Congratulations – you’re a new mom! After months of careful preparation, you’ve just given birth. Now it’s time for you to recover physically and emotionally.
Contrary to popular belief, recovering from childbirth doesn’t happen in a matter of hours or days. For most women, it takes six weeks for the body to recover enough to get back to day-to-day activities and six months to a year to completely recover.
How quickly you recover depends on a number of factors. For example, if you have an uncomplicated vaginal delivery, you might recover faster than a woman who has a C-section delivery. Another factor that can influence your recovery is the amount of time between your pregnancies. Most doctors recommend spacing pregnancies to give you time to completely recover – both physically and mentally. It’s harder on your body if you become pregnant too quickly after you last gave birth.
Because of the misconception that women recover immediately after childbirth, many wonder if what they’re experiencing is normal. Here’s what to expect as you recover:
- Uterine contractions – As your uterus shrinks back to its pre-pregnancy size, you’ll likely experience painful contractions. These typically begin within the first few days after giving birth and last for a few weeks. Using heating pads and taking ibuprofen can help reduce the pain.
- Vaginal bleeding and discharge – What’s normal varies greatly between women. Some women bleed heavily for only the first two weeks, while others bleed for a full six weeks. Contact your doctor if you find yourself with increased bleeding later in your recovery.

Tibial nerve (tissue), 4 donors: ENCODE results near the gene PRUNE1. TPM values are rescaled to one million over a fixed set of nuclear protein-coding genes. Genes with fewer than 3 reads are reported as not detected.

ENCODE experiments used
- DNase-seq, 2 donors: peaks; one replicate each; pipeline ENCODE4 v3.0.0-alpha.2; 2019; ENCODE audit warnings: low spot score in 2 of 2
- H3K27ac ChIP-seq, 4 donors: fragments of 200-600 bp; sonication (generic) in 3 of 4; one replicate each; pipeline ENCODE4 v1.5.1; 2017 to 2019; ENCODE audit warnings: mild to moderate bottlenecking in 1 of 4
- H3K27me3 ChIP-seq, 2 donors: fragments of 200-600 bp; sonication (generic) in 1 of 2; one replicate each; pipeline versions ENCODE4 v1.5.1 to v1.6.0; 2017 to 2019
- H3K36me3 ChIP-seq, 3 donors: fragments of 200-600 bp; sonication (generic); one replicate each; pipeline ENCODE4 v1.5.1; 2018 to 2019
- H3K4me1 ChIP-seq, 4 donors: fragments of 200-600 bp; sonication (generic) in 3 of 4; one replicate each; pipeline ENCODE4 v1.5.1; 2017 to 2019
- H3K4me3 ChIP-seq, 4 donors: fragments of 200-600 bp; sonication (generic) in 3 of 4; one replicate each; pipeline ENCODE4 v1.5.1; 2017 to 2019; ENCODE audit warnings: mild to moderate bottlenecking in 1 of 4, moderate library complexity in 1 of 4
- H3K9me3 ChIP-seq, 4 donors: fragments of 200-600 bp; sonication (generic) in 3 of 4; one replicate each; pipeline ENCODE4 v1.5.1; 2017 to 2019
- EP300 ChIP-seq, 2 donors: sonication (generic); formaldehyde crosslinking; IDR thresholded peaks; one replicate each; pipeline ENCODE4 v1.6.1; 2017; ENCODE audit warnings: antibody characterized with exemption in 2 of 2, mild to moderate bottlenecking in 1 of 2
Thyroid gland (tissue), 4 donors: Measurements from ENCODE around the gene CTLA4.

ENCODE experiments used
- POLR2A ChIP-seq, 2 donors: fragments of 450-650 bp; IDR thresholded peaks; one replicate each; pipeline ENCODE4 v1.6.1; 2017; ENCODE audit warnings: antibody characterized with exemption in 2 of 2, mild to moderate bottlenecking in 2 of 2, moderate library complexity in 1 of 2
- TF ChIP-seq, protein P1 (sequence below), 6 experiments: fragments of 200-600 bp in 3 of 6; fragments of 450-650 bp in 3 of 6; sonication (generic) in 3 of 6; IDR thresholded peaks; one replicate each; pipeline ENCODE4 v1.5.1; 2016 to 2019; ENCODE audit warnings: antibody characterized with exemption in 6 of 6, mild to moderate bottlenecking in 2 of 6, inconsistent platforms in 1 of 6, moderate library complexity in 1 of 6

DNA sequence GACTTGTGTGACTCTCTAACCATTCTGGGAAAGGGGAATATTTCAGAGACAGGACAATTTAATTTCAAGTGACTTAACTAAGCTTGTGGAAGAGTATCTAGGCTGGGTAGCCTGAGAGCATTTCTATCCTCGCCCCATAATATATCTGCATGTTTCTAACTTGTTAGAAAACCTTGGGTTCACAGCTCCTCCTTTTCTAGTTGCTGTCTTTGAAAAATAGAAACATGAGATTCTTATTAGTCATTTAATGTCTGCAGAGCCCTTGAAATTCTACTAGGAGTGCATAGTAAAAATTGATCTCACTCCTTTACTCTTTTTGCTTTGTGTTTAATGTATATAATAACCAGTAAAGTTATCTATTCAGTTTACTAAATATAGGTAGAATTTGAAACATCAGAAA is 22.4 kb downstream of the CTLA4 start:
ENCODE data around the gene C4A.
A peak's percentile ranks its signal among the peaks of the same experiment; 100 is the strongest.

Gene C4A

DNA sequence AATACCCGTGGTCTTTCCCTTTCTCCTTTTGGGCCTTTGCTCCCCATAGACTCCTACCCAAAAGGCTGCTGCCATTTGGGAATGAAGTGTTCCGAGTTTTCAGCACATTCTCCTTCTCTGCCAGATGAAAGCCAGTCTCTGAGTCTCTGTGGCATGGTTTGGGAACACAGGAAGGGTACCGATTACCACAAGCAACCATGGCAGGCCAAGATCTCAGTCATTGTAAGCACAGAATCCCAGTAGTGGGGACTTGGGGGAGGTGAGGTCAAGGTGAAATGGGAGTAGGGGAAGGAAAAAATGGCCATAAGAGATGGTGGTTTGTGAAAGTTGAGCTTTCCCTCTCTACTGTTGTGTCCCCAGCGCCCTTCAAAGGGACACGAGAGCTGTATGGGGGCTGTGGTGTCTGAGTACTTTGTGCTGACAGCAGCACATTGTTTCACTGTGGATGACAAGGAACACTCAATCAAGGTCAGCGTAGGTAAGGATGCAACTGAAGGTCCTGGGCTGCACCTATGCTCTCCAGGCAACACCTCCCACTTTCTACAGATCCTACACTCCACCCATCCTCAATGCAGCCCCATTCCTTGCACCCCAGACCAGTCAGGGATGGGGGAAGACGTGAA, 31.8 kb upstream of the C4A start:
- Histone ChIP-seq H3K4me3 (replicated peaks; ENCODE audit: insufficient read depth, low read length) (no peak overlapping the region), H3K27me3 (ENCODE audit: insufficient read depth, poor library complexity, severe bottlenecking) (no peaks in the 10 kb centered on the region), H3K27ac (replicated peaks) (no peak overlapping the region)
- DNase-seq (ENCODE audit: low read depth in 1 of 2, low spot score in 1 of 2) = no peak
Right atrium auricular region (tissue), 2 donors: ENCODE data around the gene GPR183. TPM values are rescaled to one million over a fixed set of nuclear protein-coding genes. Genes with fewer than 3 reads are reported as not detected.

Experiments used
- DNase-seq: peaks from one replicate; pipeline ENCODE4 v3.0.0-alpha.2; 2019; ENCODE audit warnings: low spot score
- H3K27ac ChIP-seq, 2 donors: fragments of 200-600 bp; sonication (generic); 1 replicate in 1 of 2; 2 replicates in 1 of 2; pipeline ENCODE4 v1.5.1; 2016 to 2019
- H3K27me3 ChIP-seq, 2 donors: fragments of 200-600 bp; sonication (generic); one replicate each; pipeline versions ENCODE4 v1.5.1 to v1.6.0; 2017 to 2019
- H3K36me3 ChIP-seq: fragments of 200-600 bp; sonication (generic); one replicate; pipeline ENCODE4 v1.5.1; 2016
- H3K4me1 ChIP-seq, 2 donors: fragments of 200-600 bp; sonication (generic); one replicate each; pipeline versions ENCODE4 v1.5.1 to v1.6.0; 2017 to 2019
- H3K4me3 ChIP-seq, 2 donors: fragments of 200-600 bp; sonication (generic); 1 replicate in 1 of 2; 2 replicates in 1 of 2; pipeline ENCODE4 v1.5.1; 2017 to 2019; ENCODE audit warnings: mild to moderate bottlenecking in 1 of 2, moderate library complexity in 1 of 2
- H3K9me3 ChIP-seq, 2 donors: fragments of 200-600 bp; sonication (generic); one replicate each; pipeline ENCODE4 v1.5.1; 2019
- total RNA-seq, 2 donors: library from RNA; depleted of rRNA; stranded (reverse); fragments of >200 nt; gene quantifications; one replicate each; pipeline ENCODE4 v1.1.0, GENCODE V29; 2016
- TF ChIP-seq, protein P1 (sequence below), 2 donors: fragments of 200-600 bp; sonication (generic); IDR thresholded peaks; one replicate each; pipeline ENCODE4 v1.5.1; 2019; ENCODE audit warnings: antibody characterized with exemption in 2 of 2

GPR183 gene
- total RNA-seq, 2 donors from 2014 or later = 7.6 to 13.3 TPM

- Hemorrhoids and constipation – Both of these are common and result from the pressure from pregnancy and pushing during labor. One of the most important things you can do to reduce hemorrhoids after childbirth is to avoid constipation. Using a stool softener can help. Another way to reduce hemorrhoids is to use an over-the-counter cream. Most women find their hemorrhoids reduce in size after six weeks.
- Water retention – During labor and delivery, many women receive IV fluids, which can accumulate within your body leading to swollen areas. For most women, swelling resolves within two weeks. To speed up the process, keep your legs elevated, wear compression socks, and get up and move around for short periods of time throughout the day.
- Sore breasts – This is more of an issue once you start breastfeeding. If you have difficulty getting your baby to feed, talk to your doctor. We can help make the process easier and more comfortable.
- Weight loss – Some women seem to shed their pregnancy weight immediately after childbirth. But it can take others weeks or months to lose the extra weight. The best thing you can do is be patient. Try taking short walks and staying as active as you can. It’s also important to make healthy food choices.
- Baby blues – This is something a lot of women struggle with after childbirth. With hormone changes, lack of sleep and increased stress, many women find they feel sad or anxious. The important thing is to recognize if it’s getting worse or uncontrollable. Help is available – talk to your doctor or a Linden Oaks therapist.
These are all normal aspects of recovering from childbirth. However, having a healthy pregnancy can help minimize the effects. This includes gaining the recommended amount of weight, eating a healthy diet and getting regular exercise during pregnancy.
Another way to speed up healing is to ask your family and friends for help while you recover. Prior to giving birth, communicate what might be helpful, such as watching the baby, helping with meals or pitching in to clean up the house.
Edward-Elmhurst Health can help you adjust to the demands and challenges of being a new mom. We offer support groups for moms experiencing postpartum depression and anxiety. We also have a Mom’s Line that you can call for support and information about where to get help. This number can be accessed at 630-527-7294.